It also implies something that would take at least 2 FH for each cargo mission.

Offline Wyvern

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Re: Mars One Discussion Thread
« Reply #28 on: 06/03/2012 09:20 AM »
hmm, apparently they're building a demonstration base next year.  Personally I think that will be as far as they get.
Darn it where is my Moon base!

Offline Nathan

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Re: Mars One Discussion Thread
« Reply #29 on: 06/03/2012 09:27 AM »
The main problem with the approach to financing is that if the media event is not a success then bankruptcy results and the first settlers don't get resupplied. The only model that would really work is an aerological  exploration base to which people pay for their own ticket and all funds Erin go to fund resupply missions. This implies cheap launch. We are not there yet.
Given finite cash, if we want to go to Mars then we should go to Mars.

Offline Robert Thompson

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Re: Mars One Discussion Thread
« Reply #30 on: 06/03/2012 11:19 AM »
"Due to a terrible miscalculation of scale the entire battle fleet was swallowed by a small dog. The Hitchhiker's Guide to the Galaxy states that this sort of thing happens all the time."

So. Let's make this interesting. The way Robert Irvine comes in and blows up your kitchen.

Analogue base similar to Mars Desert Research Station and ESA Mars500.

Utah or some other western U.S. magnificent desolation.

Scores of acres of quarantine zone for extended EVA. (In very small range vehicles.)

Participants are required to remain with and in the analogue program with no expectation of exit back to earth / real life. If they don't, simulation project is over, done, glassed.

First Dragon and 7 analogue crew "launch". Whatever fidelity event is affordable.

They have to stay alive for 6 months INSIDE that dragon / additional hab element. (Simulation article remains where it can be parked cheapest.)
Wide screen tvs pointing inward give them analogue sun, planets, star field.

Communications progressively delay over this six months.

Mars orbit insertion fidelity / analogue. (flatbed + some Willie Nelson to final analogue environment)

Mars landing fidelity / analogue.

MUST survive on their own rations, spares, medical stamina until next resupply dragon and crew. If they don't, simulation project is over, done, glassed.

MUST set up their own green house, etc.

Start stacking dragons per schedule, but only as many as the trickle of funding would allow in the real event.

I could go on. Suit and Nobel just need some redirection for their constructive energies. A fit 40 year old could garner some fame doing this, knowing they won't be allowed to perish just for the ratings, and it's for a greater cause.

Offline subzero788

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Re: Mars One Discussion Thread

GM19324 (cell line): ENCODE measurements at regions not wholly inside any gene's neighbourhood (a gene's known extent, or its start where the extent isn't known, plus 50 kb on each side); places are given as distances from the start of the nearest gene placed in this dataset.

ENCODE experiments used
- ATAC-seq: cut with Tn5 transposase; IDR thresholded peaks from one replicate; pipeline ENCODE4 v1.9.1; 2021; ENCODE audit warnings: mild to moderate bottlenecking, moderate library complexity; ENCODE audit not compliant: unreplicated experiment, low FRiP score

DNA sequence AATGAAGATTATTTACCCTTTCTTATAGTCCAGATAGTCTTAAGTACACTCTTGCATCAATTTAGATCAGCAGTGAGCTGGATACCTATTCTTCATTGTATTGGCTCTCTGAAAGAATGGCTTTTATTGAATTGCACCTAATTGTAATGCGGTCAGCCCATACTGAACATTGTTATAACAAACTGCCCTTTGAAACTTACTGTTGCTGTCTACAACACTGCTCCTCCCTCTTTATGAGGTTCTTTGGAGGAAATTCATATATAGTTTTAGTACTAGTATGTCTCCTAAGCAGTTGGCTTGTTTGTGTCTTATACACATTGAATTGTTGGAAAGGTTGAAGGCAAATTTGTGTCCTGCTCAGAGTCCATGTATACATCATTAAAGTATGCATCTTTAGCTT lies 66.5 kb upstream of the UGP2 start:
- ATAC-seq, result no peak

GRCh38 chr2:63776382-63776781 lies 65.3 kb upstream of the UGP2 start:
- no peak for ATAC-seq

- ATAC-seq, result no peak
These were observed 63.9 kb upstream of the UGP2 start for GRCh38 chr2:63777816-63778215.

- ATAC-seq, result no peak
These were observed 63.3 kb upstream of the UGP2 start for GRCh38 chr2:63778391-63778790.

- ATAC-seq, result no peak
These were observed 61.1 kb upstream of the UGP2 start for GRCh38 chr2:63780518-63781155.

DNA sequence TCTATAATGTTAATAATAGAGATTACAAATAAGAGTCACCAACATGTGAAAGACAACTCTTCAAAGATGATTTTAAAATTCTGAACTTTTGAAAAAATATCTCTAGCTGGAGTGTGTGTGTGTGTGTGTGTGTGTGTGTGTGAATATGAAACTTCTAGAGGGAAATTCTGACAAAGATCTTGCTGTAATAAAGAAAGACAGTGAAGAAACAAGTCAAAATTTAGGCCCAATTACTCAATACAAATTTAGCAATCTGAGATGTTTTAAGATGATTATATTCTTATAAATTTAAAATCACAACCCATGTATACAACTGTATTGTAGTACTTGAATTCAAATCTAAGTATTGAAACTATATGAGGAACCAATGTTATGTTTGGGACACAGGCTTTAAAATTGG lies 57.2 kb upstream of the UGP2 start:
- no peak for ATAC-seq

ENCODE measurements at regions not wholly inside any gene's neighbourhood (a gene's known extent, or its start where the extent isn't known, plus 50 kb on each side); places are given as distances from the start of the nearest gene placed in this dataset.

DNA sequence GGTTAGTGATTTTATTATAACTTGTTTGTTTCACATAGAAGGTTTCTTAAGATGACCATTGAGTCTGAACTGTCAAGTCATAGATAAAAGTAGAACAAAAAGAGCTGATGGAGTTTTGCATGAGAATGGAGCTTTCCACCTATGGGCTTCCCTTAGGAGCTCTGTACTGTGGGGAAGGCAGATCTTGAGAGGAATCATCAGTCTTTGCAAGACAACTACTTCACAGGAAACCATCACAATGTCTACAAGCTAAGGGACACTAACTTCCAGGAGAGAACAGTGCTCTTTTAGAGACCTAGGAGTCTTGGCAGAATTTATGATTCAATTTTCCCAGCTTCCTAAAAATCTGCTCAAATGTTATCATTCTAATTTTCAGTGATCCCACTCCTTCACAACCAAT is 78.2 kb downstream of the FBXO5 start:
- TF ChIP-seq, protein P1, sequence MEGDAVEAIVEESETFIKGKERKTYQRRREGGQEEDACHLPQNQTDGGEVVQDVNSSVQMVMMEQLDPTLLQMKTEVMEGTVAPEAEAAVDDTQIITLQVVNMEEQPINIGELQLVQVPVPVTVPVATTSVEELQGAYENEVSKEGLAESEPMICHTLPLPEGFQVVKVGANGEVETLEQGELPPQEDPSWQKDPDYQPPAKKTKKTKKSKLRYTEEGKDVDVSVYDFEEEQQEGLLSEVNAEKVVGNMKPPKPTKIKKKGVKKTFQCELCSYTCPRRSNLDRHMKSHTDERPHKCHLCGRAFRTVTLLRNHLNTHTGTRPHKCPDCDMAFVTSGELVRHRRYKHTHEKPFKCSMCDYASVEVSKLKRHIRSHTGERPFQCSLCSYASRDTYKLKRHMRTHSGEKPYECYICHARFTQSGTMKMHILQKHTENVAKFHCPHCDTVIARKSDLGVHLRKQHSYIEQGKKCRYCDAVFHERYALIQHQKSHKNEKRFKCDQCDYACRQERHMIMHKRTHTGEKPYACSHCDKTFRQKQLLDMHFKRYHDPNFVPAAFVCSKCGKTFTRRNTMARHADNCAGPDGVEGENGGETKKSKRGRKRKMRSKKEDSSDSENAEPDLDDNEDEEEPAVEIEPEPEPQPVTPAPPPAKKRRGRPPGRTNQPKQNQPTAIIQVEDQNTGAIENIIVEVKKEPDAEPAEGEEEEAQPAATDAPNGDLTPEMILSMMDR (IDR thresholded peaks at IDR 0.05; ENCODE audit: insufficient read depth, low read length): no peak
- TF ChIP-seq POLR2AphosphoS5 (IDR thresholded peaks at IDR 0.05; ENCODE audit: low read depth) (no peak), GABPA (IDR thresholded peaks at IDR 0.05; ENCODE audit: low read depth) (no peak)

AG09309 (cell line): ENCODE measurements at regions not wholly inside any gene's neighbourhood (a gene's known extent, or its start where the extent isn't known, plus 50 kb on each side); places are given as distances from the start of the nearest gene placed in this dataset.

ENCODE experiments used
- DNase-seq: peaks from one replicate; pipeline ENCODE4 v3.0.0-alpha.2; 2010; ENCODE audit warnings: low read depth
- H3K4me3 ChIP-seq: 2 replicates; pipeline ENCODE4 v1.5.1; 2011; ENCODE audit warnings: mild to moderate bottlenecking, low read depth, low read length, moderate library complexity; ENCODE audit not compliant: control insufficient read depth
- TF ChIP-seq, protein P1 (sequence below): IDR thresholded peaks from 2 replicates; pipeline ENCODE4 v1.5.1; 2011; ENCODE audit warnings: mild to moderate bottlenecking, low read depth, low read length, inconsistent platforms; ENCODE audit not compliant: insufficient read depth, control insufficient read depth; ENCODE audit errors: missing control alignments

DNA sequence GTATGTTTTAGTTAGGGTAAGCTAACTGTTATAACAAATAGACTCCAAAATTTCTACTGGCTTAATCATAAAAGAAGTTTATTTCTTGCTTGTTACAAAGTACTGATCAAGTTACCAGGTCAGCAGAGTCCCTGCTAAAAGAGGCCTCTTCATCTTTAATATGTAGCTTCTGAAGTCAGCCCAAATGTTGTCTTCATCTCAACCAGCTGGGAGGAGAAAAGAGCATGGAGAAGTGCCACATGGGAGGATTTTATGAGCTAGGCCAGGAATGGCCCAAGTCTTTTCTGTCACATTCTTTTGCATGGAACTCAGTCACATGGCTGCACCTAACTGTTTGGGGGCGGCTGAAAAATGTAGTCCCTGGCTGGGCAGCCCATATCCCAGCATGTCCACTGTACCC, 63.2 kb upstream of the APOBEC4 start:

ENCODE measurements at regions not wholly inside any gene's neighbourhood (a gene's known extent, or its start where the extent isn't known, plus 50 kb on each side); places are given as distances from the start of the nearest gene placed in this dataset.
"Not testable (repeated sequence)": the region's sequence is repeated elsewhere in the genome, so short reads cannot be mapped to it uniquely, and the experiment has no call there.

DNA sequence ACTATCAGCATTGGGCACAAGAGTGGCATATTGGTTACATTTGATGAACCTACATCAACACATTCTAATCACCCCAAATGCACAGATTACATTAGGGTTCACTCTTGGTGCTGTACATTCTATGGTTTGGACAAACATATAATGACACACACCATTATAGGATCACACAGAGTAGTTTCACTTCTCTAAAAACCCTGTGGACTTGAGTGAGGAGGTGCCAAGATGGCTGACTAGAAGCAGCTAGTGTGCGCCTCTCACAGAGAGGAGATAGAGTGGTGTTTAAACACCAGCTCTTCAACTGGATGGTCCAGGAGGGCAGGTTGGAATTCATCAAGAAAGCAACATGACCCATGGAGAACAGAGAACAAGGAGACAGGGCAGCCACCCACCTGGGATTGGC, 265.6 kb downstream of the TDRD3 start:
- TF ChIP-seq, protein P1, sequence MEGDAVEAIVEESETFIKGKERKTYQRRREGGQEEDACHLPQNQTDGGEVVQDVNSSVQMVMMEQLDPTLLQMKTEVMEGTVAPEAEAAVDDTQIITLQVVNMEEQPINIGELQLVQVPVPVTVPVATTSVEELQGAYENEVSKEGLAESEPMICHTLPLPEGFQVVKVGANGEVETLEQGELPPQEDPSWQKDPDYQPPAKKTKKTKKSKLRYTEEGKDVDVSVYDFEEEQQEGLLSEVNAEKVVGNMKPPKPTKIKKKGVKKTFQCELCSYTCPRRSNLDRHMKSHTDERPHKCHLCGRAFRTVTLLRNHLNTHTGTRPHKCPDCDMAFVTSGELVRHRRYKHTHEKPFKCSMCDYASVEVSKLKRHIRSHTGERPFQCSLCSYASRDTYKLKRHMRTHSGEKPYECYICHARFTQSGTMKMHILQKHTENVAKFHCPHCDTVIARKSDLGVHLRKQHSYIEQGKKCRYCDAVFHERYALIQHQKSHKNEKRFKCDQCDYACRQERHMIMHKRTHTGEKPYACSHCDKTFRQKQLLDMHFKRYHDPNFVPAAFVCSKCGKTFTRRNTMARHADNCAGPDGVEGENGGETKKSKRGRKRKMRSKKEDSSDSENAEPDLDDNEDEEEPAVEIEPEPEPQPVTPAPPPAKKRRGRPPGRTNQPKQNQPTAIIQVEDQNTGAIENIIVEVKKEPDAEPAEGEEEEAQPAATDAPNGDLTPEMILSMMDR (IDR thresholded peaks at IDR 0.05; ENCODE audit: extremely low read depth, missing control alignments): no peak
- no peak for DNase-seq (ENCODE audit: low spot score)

« Reply #31 on: 06/03/2012 03:37 PM »
I wonder who actually thinks up a plan like this and thinks that it's actually possible. And by 2023! These guys make Shackleton Energy Company's plan seem quite reasonable!  ;D

Offline arnoux

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Re: Mars One Discussion Thread
« Reply #32 on: 06/03/2012 06:17 PM »
I am one of the people involved in Mars One. Let me try to answer some of your criticism and perhaps some misunderstanding due to the limitations of the website. First of all we do know about the radiation problem, we are currently doing simulations with the SPENVIS system here in Europe with two modules able to simulate the dose as a function of Mars altitude. We know that the habitats need be buried by some regolith. Concerning the zer-g mitigation, it appears that with a rigorous training scheme and additional medication, 7 months could be doable to be sure that the crew can perform on the Martian surface. As an overall remark, we are not planning to develop any technical system ourselves, we have discussed with the companies on the website whether they would be able to deliver certain systems and how much time and money it will take. Again we do not have and do not want to something ourselves others are much more qualified to do. A last remark. Yes, this is a very ambitious program and controversial as well, but we think this is currently the only way to have humans walking on another body in my lifetime.

Offline go4mars

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Re: Mars One Discussion Thread
« Reply #33 on: 06/03/2012 06:45 PM »
I am one of the people involved in Mars One.

These guys raise a good point:

What TV show has a $200 million budget then?
Friends cost around 175 Million a season at the end.
If this idea is to work (funded by popular media and marketing), the first astronauts better be good ad-lib actors/actresses (with a list of "human drama" ideas) and it wouldn't hurt if they looked like a young Courtney Cox and Jennifer Anniston (attractive and nubile).